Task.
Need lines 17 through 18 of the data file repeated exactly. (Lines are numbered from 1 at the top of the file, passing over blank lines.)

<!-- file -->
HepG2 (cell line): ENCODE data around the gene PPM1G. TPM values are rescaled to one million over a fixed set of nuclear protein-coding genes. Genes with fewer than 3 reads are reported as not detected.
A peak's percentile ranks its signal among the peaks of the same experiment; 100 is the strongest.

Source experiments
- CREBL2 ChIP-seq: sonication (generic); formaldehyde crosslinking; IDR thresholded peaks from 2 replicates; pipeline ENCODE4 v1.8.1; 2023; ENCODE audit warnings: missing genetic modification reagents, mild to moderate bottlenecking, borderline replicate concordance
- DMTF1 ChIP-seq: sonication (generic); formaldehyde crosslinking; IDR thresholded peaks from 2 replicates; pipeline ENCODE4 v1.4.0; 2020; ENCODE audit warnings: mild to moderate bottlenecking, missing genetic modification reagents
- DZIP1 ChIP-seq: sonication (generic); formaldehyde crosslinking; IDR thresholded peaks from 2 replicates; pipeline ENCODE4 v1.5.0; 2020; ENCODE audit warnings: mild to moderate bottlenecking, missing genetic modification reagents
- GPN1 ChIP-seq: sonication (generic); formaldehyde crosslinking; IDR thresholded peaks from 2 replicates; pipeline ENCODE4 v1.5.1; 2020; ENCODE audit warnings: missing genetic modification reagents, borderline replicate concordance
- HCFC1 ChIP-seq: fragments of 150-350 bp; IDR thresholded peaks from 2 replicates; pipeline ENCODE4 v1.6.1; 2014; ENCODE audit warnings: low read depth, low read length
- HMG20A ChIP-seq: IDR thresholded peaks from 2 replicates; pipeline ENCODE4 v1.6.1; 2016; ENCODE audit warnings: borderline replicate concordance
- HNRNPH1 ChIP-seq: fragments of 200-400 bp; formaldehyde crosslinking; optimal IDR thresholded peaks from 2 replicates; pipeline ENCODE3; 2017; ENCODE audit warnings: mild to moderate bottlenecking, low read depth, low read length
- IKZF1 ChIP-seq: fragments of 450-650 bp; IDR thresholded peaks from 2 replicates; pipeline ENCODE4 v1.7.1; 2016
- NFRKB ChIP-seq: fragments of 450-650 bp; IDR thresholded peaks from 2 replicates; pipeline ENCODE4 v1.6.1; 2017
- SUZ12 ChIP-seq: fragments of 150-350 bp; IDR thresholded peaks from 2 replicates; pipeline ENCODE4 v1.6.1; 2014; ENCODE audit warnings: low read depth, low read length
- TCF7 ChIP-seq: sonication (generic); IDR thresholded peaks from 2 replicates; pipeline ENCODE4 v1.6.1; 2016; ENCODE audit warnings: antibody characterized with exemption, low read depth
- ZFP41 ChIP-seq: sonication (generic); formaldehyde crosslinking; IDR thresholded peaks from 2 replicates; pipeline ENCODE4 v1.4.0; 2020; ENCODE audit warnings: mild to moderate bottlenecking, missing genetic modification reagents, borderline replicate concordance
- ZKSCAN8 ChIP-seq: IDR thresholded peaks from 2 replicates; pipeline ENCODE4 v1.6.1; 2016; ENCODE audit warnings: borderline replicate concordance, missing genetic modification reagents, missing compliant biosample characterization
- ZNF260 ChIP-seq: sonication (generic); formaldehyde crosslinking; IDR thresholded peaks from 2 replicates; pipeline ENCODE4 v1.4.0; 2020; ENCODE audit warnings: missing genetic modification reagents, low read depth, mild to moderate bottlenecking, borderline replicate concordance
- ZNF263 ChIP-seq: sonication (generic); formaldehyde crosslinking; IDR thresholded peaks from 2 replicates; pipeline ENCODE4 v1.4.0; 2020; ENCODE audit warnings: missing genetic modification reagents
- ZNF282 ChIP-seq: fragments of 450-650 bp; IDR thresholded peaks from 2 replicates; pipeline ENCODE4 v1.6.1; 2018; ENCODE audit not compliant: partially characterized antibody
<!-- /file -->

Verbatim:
- ZNF260 ChIP-seq: sonication (generic); formaldehyde crosslinking; IDR thresholded peaks from 2 replicates; pipeline ENCODE4 v1.4.0; 2020; ENCODE audit warnings: missing genetic modification reagents, low read depth, mild to moderate bottlenecking, borderline replicate concordance
- ZNF263 ChIP-seq: sonication (generic); formaldehyde crosslinking; IDR thresholded peaks from 2 replicates; pipeline ENCODE4 v1.4.0; 2020; ENCODE audit warnings: missing genetic modification reagents